Archaeologists have dug up a unique ceremonial chariot from ancient times in Pompeii, an ancient Italian city that was buried in ash and lava in 79 AD when the nearby Vesuvius volcano erupted. The four-wheeled iron vehicle is almost intact and decorated on the side with pewter and bronze decorations depicting men and women in erotic scenes.
According to researchers, this find, which was made at Villa Civita Giuliana in the north of the city near the southern Italian Naples, is unique to Italy. According to the first findings, the triumphant was used by the Roman elite for festive occasions. There was room for one or two people. In 2018, the remains of three horses were found on the grounds of the villa. Thieves would have dug tunnels here before to plunder. Justice is investigating that.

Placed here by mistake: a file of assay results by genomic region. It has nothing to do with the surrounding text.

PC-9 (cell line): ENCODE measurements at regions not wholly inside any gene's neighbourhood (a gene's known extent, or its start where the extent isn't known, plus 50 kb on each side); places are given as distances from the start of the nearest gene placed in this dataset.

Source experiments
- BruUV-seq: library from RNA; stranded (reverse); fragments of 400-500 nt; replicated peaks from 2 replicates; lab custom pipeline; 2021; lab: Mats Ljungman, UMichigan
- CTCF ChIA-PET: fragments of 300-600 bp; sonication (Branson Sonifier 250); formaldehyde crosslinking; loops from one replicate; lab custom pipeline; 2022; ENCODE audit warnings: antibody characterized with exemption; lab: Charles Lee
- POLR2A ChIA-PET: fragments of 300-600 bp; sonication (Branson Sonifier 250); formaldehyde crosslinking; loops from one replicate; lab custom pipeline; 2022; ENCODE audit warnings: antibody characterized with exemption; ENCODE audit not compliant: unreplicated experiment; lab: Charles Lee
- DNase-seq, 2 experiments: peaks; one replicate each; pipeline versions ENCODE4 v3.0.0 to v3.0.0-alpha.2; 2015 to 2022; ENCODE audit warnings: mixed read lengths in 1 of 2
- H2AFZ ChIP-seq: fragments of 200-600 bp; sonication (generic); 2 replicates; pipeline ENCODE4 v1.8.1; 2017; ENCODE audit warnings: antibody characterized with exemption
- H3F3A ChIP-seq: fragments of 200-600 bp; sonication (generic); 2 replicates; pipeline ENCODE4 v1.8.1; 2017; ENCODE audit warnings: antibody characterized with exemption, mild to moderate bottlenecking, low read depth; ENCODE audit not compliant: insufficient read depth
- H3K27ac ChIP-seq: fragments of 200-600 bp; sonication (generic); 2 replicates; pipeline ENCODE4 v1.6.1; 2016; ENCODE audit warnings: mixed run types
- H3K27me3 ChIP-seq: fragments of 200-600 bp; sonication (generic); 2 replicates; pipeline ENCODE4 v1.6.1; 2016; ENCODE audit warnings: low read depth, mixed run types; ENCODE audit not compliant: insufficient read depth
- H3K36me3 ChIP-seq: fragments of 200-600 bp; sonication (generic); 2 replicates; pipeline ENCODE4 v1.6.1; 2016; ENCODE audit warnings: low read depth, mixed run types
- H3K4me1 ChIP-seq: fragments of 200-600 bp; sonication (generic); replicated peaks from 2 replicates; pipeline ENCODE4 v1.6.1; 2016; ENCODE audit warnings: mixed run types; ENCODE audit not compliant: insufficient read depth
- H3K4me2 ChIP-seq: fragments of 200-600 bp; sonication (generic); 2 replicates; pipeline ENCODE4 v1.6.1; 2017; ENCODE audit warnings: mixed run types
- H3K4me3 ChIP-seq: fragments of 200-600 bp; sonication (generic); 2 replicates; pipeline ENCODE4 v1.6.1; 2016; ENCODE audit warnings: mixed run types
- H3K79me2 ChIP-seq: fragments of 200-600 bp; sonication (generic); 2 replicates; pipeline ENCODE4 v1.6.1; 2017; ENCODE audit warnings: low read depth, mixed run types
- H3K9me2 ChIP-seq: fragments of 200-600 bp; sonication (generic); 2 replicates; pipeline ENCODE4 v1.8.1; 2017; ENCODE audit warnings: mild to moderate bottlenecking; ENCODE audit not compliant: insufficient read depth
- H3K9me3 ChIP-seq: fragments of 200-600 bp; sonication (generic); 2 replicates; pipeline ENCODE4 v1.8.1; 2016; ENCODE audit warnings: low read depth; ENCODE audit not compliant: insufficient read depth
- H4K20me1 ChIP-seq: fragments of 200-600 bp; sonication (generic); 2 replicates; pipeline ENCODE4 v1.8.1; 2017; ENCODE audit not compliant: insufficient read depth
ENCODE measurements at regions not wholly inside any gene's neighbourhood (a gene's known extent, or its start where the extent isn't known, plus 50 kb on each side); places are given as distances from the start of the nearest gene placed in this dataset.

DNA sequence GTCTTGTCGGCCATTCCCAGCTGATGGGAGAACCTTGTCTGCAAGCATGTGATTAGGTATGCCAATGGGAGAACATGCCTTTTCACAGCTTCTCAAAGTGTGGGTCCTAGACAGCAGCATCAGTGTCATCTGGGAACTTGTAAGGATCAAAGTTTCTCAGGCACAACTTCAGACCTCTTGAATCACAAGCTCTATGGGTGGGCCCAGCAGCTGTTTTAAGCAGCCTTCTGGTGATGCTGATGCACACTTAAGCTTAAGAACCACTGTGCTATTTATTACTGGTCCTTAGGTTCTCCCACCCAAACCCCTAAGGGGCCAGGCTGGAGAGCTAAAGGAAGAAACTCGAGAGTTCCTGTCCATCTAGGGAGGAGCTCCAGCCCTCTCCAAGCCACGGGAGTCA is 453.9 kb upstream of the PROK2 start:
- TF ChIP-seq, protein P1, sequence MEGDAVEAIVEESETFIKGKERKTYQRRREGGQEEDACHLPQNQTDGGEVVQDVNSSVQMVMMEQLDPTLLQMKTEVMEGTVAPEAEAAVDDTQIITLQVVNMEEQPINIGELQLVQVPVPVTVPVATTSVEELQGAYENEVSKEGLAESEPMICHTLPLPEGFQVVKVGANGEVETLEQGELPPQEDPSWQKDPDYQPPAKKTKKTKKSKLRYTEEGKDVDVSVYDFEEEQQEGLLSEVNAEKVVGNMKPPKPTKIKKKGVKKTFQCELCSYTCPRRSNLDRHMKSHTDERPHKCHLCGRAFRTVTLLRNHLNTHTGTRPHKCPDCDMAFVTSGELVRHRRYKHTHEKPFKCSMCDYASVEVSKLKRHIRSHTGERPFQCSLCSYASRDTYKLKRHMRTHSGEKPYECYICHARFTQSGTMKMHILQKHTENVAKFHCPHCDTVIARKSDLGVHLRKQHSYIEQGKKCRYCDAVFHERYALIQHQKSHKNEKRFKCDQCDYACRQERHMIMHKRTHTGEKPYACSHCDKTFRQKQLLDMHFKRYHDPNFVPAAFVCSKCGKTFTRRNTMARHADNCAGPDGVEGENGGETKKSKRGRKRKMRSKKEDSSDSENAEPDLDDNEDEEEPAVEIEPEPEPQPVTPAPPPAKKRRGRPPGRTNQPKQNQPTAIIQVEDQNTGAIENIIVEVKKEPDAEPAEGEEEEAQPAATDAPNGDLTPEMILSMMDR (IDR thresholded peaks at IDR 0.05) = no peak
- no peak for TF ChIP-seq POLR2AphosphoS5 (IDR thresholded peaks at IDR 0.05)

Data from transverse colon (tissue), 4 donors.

The Italian Minister of Culture was pleased with the discovery. “Pompeii continues to amaze us with his finds and that will take many years to come, with twenty hectares still to be excavated,” said Dario Franceschini on Saturday.
Pompeii lies at the foot of the Vesuvius volcano and there lived about 13,000 people at the time of the eruption in 79 AD. The city was rediscovered in the 18th century. The archaeological site is one of the most popular sites in Italy.